Accompanied by this massive amount of damage is a quick cut scene to complement the carnage onscreen, such as Ichigo’s Visored transformation through Hollowfication or Ishida Uryu’s impressive Quincy power display. Though attacks and combos are easily displayed by visiting the menu, even if you’re happier simply wailing on the face buttons it’s hard not to enjoy every second of combat despite how repetitive it ends up becoming.
While exploring each different story chapter you’re not allowed to choose which character to play as, and are instead assigned different ones, however, each one moves and feels the same, so there’s not much variety to be found there. On the plus side, each and every special attack is awe-inspiring when you unleash it for the first time, so it’s always a treat to unlock someone new if only for that reason.
Collecting points throughout each level is a boon for players who want to get a little bit more out of the experience, and said points can be spent on upgrading character abilities via sphere grid-like upgrade section. As upgrades are purchased, newer augments are subsequently unlocked. When you revisit each character’s missions or play as them again in newer adventures, newer abilities will allow for even more explosive combat, which is what I came back for time and time again.
When you’ve completed the story mode and exhausted it for all it has to offer, Mission modes should fill the gap that the lack of multiplayer left behind. Usually I’m certainly no proponent for tacked-on multiplayer, but Soul Resurrecion could have been a chaotic guilty pleasure even with couch co-op, especially given its simplistic nature.
The game truly shines in its presentation, even more so than with the fun that can be gleaned simply from performing your favorite character’s special attacks over and over again. While lackluster environments take the “shiny” level down a notch, the characters look fantastic. This is some of the best cel-shading I’ve seen since the more recent Naruto fighters. And if the excellent English cast isn’t up to par for you, you may select the Japanese voice track to give the game an even more authentic feel, an augment I can always appreciate in import titles.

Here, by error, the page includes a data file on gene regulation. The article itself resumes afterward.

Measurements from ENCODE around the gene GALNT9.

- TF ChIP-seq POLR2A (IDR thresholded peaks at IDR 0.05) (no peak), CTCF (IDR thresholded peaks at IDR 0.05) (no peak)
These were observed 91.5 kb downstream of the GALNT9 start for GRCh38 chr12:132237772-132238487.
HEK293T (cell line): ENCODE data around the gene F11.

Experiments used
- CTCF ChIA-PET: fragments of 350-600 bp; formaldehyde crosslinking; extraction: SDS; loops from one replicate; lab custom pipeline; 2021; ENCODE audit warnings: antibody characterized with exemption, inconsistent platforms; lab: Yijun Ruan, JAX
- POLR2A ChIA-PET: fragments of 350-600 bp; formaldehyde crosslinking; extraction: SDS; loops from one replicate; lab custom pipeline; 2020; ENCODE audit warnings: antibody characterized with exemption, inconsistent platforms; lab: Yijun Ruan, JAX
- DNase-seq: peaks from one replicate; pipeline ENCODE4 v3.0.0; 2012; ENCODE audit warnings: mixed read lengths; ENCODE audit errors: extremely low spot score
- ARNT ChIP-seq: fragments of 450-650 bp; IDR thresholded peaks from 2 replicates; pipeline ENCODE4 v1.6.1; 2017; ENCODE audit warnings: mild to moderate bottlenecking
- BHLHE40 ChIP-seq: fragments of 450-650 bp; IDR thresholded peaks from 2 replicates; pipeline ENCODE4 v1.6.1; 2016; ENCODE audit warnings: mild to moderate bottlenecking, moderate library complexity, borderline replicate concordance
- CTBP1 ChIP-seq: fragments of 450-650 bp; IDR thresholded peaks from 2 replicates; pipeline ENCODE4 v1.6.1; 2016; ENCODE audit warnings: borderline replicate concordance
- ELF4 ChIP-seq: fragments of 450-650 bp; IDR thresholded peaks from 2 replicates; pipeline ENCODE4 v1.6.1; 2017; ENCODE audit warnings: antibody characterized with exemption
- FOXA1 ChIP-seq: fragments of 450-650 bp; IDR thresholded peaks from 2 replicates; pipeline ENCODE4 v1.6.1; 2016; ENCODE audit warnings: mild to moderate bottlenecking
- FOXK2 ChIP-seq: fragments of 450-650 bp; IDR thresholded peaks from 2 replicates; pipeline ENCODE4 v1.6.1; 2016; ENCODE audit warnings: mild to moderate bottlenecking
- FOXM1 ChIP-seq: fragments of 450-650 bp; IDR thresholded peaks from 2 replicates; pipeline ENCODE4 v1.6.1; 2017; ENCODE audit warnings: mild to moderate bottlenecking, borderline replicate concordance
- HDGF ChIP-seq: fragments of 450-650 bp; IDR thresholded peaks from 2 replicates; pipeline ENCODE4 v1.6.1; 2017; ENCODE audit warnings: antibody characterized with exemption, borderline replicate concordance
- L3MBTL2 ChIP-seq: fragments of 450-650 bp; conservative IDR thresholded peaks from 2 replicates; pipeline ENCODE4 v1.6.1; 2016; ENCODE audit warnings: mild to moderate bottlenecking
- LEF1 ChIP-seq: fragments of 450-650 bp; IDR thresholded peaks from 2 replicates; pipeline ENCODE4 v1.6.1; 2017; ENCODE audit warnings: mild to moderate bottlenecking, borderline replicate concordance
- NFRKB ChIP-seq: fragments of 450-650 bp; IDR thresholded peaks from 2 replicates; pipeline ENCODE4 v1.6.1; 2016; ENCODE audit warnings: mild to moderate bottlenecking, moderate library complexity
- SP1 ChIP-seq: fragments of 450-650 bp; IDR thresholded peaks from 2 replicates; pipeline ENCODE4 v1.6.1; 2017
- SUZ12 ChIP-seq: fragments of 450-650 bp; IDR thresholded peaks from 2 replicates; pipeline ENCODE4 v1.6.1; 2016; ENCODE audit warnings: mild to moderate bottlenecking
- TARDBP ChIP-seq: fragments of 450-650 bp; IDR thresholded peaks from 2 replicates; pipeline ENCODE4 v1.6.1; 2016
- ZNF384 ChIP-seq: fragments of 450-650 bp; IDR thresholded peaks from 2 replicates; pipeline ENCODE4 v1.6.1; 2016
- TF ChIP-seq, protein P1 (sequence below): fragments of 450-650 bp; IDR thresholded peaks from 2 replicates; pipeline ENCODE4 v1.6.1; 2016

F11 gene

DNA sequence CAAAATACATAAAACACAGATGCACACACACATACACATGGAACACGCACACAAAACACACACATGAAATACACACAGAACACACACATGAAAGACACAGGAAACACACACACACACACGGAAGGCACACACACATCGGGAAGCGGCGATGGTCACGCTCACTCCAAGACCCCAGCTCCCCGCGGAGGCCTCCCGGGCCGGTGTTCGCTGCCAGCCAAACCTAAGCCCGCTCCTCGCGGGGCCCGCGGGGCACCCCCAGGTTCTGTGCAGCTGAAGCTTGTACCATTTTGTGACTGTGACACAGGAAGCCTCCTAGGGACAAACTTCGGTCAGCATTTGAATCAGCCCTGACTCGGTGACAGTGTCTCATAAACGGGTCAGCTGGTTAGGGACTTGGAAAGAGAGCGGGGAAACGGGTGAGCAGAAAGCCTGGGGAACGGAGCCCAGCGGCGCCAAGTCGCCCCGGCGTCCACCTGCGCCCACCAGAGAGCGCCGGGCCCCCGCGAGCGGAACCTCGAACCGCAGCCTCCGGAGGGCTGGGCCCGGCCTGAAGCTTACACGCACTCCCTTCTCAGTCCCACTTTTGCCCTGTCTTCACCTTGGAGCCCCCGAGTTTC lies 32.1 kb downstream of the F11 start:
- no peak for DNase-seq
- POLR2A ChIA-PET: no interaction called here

In the end, as previously mentioned, Bleach: Soul Resurrecion is a lot like the actual show — it’s got some great fights and awesome moments, but it also has its share of filler. In this case, the filler is the mind-numbingly simple act of running in a straight line to the map in the top right corner of the screen, killing everything in sight, and then doing it again. With a few sprinkles of potential here and there it is saved from being another completely throwaway anime adventure, but ultimately it falls short. However, if you’re Jonesing for a Bleach fix and you own a PS3, you could do worse. Just don’t be expecting to understand or care about the Bount saga any more than you already did.